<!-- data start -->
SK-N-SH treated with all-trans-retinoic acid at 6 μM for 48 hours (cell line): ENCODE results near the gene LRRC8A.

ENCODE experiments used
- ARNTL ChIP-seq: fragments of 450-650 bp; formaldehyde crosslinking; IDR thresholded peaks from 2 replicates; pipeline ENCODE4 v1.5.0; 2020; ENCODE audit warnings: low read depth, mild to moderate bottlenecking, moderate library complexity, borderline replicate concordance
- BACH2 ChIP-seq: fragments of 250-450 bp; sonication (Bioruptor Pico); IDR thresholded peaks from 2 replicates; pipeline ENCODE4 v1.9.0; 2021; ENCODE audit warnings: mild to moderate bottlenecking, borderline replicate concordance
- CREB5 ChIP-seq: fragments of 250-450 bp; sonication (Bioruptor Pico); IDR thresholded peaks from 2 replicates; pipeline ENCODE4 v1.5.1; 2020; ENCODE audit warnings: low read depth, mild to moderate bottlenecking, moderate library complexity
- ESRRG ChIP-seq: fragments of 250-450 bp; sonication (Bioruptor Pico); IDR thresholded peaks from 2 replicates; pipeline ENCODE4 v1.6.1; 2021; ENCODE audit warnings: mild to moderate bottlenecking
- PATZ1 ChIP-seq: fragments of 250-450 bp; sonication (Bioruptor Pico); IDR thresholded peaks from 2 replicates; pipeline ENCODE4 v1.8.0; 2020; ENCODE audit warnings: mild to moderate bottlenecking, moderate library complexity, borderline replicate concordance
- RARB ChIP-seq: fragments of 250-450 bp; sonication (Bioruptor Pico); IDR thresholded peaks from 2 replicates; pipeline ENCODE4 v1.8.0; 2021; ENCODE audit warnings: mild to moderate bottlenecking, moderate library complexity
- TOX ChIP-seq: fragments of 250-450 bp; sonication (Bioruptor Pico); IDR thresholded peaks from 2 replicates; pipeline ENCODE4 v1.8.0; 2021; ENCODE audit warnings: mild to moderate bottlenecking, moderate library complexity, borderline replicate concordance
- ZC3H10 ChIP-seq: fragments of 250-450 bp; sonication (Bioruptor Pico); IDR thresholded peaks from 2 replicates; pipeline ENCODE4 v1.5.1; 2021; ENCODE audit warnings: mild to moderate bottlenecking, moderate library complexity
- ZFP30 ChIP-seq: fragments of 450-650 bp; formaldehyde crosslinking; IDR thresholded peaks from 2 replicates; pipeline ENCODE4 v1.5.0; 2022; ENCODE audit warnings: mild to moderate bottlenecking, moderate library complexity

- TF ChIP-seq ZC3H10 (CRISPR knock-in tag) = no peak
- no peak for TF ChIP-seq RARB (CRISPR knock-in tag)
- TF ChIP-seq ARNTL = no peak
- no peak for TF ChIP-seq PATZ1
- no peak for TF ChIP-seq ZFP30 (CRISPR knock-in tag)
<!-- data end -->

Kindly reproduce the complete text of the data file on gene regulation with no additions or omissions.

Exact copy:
SK-N-SH treated with all-trans-retinoic acid at 6 μM for 48 hours (cell line): ENCODE results near the gene LRRC8A.

ENCODE experiments used
- ARNTL ChIP-seq: fragments of 450-650 bp; formaldehyde crosslinking; IDR thresholded peaks from 2 replicates; pipeline ENCODE4 v1.5.0; 2020; ENCODE audit warnings: low read depth, mild to moderate bottlenecking, moderate library complexity, borderline replicate concordance
- BACH2 ChIP-seq: fragments of 250-450 bp; sonication (Bioruptor Pico); IDR thresholded peaks from 2 replicates; pipeline ENCODE4 v1.9.0; 2021; ENCODE audit warnings: mild to moderate bottlenecking, borderline replicate concordance
- CREB5 ChIP-seq: fragments of 250-450 bp; sonication (Bioruptor Pico); IDR thresholded peaks from 2 replicates; pipeline ENCODE4 v1.5.1; 2020; ENCODE audit warnings: low read depth, mild to moderate bottlenecking, moderate library complexity
- ESRRG ChIP-seq: fragments of 250-450 bp; sonication (Bioruptor Pico); IDR thresholded peaks from 2 replicates; pipeline ENCODE4 v1.6.1; 2021; ENCODE audit warnings: mild to moderate bottlenecking
- PATZ1 ChIP-seq: fragments of 250-450 bp; sonication (Bioruptor Pico); IDR thresholded peaks from 2 replicates; pipeline ENCODE4 v1.8.0; 2020; ENCODE audit warnings: mild to moderate bottlenecking, moderate library complexity, borderline replicate concordance
- RARB ChIP-seq: fragments of 250-450 bp; sonication (Bioruptor Pico); IDR thresholded peaks from 2 replicates; pipeline ENCODE4 v1.8.0; 2021; ENCODE audit warnings: mild to moderate bottlenecking, moderate library complexity
- TOX ChIP-seq: fragments of 250-450 bp; sonication (Bioruptor Pico); IDR thresholded peaks from 2 replicates; pipeline ENCODE4 v1.8.0; 2021; ENCODE audit warnings: mild to moderate bottlenecking, moderate library complexity, borderline replicate concordance
- ZC3H10 ChIP-seq: fragments of 250-450 bp; sonication (Bioruptor Pico); IDR thresholded peaks from 2 replicates; pipeline ENCODE4 v1.5.1; 2021; ENCODE audit warnings: mild to moderate bottlenecking, moderate library complexity
- ZFP30 ChIP-seq: fragments of 450-650 bp; formaldehyde crosslinking; IDR thresholded peaks from 2 replicates; pipeline ENCODE4 v1.5.0; 2022; ENCODE audit warnings: mild to moderate bottlenecking, moderate library complexity

- TF ChIP-seq ZC3H10 (CRISPR knock-in tag) = no peak
- no peak for TF ChIP-seq RARB (CRISPR knock-in tag)
- TF ChIP-seq ARNTL = no peak
- no peak for TF ChIP-seq PATZ1
- no peak for TF ChIP-seq ZFP30 (CRISPR knock-in tag)